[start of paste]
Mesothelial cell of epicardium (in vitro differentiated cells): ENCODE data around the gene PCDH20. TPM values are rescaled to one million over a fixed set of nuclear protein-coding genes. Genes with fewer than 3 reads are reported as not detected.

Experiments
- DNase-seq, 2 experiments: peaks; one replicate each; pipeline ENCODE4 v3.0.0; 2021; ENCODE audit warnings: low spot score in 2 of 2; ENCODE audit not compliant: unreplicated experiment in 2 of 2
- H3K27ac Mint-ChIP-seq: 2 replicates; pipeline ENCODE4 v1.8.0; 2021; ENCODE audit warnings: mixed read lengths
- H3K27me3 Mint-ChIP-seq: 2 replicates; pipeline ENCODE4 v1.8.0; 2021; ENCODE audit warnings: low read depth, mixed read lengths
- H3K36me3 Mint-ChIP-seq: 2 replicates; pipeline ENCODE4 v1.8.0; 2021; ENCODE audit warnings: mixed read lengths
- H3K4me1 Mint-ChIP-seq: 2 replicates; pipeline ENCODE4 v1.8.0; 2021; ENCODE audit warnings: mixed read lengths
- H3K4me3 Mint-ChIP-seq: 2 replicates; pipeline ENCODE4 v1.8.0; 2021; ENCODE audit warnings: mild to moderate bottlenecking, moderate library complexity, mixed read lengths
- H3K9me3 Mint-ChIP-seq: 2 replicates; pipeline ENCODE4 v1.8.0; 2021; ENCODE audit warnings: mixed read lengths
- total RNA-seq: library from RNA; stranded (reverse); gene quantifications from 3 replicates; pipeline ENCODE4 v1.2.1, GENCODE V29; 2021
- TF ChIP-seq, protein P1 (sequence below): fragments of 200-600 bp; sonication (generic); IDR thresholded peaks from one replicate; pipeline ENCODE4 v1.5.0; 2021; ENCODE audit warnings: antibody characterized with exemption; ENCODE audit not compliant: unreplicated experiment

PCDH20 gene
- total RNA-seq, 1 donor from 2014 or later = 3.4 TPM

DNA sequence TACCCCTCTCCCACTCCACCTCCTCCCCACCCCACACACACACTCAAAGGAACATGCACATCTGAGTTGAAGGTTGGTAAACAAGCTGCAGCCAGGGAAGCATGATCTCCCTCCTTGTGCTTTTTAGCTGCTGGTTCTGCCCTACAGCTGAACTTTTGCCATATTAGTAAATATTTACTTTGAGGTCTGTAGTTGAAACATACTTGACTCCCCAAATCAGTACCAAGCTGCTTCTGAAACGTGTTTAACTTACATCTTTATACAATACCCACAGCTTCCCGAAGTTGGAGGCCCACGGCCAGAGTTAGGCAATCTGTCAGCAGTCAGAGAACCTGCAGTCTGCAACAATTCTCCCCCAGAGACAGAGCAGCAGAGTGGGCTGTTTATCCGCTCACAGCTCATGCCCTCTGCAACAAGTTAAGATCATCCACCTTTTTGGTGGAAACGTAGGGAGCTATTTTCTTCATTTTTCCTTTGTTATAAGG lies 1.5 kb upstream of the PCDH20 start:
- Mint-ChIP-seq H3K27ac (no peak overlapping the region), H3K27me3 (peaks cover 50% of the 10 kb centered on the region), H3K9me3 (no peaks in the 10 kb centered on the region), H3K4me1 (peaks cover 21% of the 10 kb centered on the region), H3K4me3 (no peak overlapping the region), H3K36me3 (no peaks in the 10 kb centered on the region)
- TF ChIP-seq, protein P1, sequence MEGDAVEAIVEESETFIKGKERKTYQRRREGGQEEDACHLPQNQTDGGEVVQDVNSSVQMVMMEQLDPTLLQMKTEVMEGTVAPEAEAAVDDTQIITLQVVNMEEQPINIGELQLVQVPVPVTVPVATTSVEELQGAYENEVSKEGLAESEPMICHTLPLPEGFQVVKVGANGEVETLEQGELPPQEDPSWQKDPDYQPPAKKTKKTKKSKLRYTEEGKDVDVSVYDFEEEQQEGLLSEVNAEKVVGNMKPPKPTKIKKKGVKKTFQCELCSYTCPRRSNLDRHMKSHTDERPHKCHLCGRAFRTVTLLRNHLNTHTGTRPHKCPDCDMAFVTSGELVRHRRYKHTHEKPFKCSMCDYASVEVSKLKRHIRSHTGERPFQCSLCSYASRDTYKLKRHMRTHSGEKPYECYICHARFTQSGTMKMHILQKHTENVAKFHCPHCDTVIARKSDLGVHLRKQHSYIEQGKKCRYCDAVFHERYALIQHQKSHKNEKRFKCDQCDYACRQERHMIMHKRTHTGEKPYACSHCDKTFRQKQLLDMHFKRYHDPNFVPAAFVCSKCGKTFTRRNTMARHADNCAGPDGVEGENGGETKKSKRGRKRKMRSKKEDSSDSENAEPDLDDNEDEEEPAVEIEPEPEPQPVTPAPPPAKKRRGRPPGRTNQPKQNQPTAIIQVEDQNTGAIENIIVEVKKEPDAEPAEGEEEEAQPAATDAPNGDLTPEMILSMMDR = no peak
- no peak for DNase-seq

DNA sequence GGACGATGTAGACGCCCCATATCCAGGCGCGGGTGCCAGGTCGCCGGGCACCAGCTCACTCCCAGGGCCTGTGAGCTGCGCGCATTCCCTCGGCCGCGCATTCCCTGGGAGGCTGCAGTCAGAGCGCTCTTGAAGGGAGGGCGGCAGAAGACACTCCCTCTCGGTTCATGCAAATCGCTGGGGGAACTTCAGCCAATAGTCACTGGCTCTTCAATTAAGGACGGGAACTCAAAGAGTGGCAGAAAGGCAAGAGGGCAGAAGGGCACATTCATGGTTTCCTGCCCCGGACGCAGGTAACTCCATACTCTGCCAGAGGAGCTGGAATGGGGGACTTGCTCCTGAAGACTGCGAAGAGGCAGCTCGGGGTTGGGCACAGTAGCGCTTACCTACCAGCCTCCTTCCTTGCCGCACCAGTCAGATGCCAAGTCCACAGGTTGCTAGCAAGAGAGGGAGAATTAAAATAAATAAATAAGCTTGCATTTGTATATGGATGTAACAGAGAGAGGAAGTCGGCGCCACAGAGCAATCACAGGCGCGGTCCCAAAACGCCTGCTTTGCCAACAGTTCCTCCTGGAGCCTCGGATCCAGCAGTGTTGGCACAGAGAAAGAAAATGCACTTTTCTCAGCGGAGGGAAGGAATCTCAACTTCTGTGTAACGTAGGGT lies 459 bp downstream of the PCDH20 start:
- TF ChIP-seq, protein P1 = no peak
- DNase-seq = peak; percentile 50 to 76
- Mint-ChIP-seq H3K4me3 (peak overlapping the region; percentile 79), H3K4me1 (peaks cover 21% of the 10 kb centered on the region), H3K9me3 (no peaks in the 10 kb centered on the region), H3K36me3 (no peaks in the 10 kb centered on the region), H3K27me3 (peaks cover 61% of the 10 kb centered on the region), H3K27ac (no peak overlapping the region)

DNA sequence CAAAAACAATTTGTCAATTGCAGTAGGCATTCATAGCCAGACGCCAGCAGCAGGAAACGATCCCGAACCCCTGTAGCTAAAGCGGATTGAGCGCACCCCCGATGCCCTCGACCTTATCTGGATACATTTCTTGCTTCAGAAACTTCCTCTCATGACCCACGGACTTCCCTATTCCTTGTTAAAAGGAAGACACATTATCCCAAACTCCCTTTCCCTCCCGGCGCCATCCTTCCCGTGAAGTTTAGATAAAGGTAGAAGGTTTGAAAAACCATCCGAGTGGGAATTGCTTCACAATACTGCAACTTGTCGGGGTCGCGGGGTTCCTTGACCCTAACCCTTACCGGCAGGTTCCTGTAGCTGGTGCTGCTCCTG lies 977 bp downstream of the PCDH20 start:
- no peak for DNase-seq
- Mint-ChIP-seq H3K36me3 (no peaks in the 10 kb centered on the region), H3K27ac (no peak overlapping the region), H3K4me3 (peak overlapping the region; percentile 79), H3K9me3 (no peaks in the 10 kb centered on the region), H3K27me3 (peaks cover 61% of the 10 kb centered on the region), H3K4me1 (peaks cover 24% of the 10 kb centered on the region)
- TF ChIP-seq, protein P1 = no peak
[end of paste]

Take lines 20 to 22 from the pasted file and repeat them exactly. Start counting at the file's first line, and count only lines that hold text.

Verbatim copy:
- DNase-seq = peak; percentile 50 to 76
- Mint-ChIP-seq H3K4me3 (peak overlapping the region; percentile 79), H3K4me1 (peaks cover 21% of the 10 kb centered on the region), H3K9me3 (no peaks in the 10 kb centered on the region), H3K36me3 (no peaks in the 10 kb centered on the region), H3K27me3 (peaks cover 61% of the 10 kb centered on the region), H3K27ac (no peak overlapping the region)

DNA sequence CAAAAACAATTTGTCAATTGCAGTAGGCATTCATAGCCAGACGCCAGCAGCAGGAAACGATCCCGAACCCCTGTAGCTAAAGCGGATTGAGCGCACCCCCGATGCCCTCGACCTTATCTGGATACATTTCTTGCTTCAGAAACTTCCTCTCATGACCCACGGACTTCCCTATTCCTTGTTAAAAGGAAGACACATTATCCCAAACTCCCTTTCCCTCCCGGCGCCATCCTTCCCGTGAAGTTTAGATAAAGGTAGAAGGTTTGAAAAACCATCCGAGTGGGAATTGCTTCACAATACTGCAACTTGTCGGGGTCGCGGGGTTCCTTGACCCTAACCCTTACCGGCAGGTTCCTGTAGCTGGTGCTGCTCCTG lies 977 bp downstream of the PCDH20 start: